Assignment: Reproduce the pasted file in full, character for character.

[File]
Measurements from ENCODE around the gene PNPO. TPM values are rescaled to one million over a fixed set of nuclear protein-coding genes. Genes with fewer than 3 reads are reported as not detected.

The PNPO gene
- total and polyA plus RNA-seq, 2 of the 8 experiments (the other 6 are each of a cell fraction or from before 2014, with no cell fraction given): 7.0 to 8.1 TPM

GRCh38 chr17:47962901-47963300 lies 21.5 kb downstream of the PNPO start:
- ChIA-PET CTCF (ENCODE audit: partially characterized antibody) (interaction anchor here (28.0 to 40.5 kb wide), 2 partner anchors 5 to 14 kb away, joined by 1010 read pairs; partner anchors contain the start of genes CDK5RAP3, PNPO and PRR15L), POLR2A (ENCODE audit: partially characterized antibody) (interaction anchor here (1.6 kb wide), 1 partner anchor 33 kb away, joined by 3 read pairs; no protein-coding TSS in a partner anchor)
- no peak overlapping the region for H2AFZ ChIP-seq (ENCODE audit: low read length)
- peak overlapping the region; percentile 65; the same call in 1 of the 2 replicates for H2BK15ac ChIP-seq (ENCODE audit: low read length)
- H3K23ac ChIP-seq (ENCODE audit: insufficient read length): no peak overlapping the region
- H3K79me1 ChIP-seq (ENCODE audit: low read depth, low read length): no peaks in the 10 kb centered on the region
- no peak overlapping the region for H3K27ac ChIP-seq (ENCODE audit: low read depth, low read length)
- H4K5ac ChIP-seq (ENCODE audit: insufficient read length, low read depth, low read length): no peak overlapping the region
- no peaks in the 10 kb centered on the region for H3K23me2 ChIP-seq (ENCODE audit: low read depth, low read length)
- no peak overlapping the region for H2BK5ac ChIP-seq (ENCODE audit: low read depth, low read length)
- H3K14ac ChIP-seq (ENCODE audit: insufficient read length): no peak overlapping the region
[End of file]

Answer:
Measurements from ENCODE around the gene PNPO. TPM values are rescaled to one million over a fixed set of nuclear protein-coding genes. Genes with fewer than 3 reads are reported as not detected.

The PNPO gene
- total and polyA plus RNA-seq, 2 of the 8 experiments (the other 6 are each of a cell fraction or from before 2014, with no cell fraction given): 7.0 to 8.1 TPM

GRCh38 chr17:47962901-47963300 lies 21.5 kb downstream of the PNPO start:
- ChIA-PET CTCF (ENCODE audit: partially characterized antibody) (interaction anchor here (28.0 to 40.5 kb wide), 2 partner anchors 5 to 14 kb away, joined by 1010 read pairs; partner anchors contain the start of genes CDK5RAP3, PNPO and PRR15L), POLR2A (ENCODE audit: partially characterized antibody) (interaction anchor here (1.6 kb wide), 1 partner anchor 33 kb away, joined by 3 read pairs; no protein-coding TSS in a partner anchor)
- no peak overlapping the region for H2AFZ ChIP-seq (ENCODE audit: low read length)
- peak overlapping the region; percentile 65; the same call in 1 of the 2 replicates for H2BK15ac ChIP-seq (ENCODE audit: low read length)
- H3K23ac ChIP-seq (ENCODE audit: insufficient read length): no peak overlapping the region
- H3K79me1 ChIP-seq (ENCODE audit: low read depth, low read length): no peaks in the 10 kb centered on the region
- no peak overlapping the region for H3K27ac ChIP-seq (ENCODE audit: low read depth, low read length)
- H4K5ac ChIP-seq (ENCODE audit: insufficient read length, low read depth, low read length): no peak overlapping the region
- no peaks in the 10 kb centered on the region for H3K23me2 ChIP-seq (ENCODE audit: low read depth, low read length)
- no peak overlapping the region for H2BK5ac ChIP-seq (ENCODE audit: low read depth, low read length)
- H3K14ac ChIP-seq (ENCODE audit: insufficient read length): no peak overlapping the region